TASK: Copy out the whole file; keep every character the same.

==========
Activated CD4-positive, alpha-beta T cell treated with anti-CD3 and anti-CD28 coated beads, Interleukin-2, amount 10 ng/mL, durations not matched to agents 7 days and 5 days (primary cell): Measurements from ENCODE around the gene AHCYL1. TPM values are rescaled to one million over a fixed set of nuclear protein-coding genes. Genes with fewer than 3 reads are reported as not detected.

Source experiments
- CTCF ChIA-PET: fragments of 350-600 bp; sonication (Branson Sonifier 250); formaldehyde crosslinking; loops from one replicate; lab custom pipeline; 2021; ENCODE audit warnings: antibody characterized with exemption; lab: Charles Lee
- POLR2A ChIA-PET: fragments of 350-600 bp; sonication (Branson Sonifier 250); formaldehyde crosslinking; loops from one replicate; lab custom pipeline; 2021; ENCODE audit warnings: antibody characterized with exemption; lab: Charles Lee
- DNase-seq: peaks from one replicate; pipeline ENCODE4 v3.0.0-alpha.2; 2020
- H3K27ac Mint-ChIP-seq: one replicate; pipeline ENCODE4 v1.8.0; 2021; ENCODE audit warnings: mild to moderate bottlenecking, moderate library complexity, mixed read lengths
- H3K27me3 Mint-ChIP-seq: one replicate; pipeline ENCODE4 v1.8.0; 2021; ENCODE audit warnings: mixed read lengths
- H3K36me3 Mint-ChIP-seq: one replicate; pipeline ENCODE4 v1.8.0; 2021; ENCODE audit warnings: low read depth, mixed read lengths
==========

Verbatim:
Activated CD4-positive, alpha-beta T cell treated with anti-CD3 and anti-CD28 coated beads, Interleukin-2, amount 10 ng/mL, durations not matched to agents 7 days and 5 days (primary cell): Measurements from ENCODE around the gene AHCYL1. TPM values are rescaled to one million over a fixed set of nuclear protein-coding genes. Genes with fewer than 3 reads are reported as not detected.

Source experiments
- CTCF ChIA-PET: fragments of 350-600 bp; sonication (Branson Sonifier 250); formaldehyde crosslinking; loops from one replicate; lab custom pipeline; 2021; ENCODE audit warnings: antibody characterized with exemption; lab: Charles Lee
- POLR2A ChIA-PET: fragments of 350-600 bp; sonication (Branson Sonifier 250); formaldehyde crosslinking; loops from one replicate; lab custom pipeline; 2021; ENCODE audit warnings: antibody characterized with exemption; lab: Charles Lee
- DNase-seq: peaks from one replicate; pipeline ENCODE4 v3.0.0-alpha.2; 2020
- H3K27ac Mint-ChIP-seq: one replicate; pipeline ENCODE4 v1.8.0; 2021; ENCODE audit warnings: mild to moderate bottlenecking, moderate library complexity, mixed read lengths
- H3K27me3 Mint-ChIP-seq: one replicate; pipeline ENCODE4 v1.8.0; 2021; ENCODE audit warnings: mixed read lengths
- H3K36me3 Mint-ChIP-seq: one replicate; pipeline ENCODE4 v1.8.0; 2021; ENCODE audit warnings: low read depth, mixed read lengths